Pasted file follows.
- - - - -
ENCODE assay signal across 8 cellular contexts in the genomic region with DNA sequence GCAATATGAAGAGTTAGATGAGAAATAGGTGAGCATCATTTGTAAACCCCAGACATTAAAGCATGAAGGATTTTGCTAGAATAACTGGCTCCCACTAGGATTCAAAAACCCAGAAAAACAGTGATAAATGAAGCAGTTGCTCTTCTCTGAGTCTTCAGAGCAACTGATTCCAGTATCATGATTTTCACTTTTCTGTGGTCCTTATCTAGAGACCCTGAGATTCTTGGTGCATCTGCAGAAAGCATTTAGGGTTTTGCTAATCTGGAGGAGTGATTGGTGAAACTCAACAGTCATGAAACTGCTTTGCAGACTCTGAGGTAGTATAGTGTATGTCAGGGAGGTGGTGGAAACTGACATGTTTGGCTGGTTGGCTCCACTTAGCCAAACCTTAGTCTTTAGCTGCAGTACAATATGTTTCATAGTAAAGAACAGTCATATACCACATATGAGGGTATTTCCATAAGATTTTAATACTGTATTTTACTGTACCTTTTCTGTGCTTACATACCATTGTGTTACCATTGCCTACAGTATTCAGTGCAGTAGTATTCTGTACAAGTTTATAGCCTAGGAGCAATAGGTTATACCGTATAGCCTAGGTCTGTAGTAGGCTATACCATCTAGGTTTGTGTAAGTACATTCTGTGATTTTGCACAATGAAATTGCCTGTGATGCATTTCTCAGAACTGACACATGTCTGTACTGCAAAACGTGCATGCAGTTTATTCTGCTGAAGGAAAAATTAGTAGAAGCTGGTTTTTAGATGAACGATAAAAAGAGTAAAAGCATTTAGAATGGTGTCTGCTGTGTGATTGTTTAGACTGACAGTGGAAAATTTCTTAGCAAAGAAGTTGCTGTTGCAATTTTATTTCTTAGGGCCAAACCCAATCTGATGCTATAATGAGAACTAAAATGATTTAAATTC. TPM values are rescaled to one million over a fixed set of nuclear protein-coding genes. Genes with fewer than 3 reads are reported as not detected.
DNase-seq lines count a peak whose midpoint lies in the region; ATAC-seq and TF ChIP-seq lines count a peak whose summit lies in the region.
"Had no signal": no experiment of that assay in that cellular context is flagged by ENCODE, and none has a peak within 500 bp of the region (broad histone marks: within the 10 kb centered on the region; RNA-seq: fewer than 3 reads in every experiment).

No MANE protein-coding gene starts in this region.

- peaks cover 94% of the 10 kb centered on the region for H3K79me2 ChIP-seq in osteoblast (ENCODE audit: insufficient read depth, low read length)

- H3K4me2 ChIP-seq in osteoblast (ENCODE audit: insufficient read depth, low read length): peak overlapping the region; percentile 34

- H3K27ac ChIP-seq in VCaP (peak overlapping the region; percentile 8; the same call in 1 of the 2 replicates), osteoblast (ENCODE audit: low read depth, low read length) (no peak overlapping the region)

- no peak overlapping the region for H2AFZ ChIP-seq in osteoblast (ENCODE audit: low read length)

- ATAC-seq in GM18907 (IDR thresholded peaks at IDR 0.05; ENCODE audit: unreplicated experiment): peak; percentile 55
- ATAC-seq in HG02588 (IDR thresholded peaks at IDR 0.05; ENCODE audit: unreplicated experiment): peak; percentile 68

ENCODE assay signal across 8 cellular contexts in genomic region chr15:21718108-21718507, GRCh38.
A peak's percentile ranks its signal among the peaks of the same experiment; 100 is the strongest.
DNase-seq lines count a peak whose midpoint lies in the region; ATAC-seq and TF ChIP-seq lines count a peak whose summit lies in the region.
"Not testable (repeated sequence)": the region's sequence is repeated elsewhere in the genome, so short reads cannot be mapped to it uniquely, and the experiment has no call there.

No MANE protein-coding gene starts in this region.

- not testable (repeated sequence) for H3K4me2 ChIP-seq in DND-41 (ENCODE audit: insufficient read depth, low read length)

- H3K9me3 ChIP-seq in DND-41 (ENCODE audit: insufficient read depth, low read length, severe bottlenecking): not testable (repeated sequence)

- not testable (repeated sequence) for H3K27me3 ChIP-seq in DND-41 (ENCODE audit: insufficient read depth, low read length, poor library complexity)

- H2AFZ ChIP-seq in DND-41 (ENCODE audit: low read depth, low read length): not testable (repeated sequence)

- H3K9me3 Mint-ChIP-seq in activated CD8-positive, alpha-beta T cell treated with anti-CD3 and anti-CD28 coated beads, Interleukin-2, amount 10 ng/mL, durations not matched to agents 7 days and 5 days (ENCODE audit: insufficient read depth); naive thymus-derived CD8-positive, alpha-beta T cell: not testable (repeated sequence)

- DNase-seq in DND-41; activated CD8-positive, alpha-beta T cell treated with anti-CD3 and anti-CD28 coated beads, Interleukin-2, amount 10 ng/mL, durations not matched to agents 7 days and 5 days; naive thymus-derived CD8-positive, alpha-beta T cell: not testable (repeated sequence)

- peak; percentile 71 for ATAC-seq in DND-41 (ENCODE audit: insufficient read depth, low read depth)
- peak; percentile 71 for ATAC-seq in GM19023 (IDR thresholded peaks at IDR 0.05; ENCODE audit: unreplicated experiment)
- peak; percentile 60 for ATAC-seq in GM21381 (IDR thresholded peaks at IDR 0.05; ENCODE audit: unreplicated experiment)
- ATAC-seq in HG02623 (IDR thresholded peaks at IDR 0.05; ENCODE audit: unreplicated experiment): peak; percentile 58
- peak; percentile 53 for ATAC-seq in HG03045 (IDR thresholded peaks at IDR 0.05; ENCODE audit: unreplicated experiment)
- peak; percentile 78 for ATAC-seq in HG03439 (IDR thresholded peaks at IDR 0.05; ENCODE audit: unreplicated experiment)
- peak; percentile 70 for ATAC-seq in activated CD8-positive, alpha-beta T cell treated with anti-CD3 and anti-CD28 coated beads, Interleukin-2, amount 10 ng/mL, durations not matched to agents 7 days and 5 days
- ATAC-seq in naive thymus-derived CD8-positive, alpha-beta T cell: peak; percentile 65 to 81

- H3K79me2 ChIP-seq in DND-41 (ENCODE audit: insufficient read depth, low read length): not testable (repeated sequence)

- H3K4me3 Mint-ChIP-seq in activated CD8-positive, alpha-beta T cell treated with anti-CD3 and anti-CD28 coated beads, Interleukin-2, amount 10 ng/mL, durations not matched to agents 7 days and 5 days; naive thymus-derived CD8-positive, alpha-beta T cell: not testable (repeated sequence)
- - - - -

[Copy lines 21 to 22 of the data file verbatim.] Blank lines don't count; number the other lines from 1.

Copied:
- DNase-seq in DND-41; activated CD8-positive, alpha-beta T cell treated with anti-CD3 and anti-CD28 coated beads, Interleukin-2, amount 10 ng/mL, durations not matched to agents 7 days and 5 days; naive thymus-derived CD8-positive, alpha-beta T cell: not testable (repeated sequence)

- peak; percentile 71 for ATAC-seq in DND-41 (ENCODE audit: insufficient read depth, low read depth)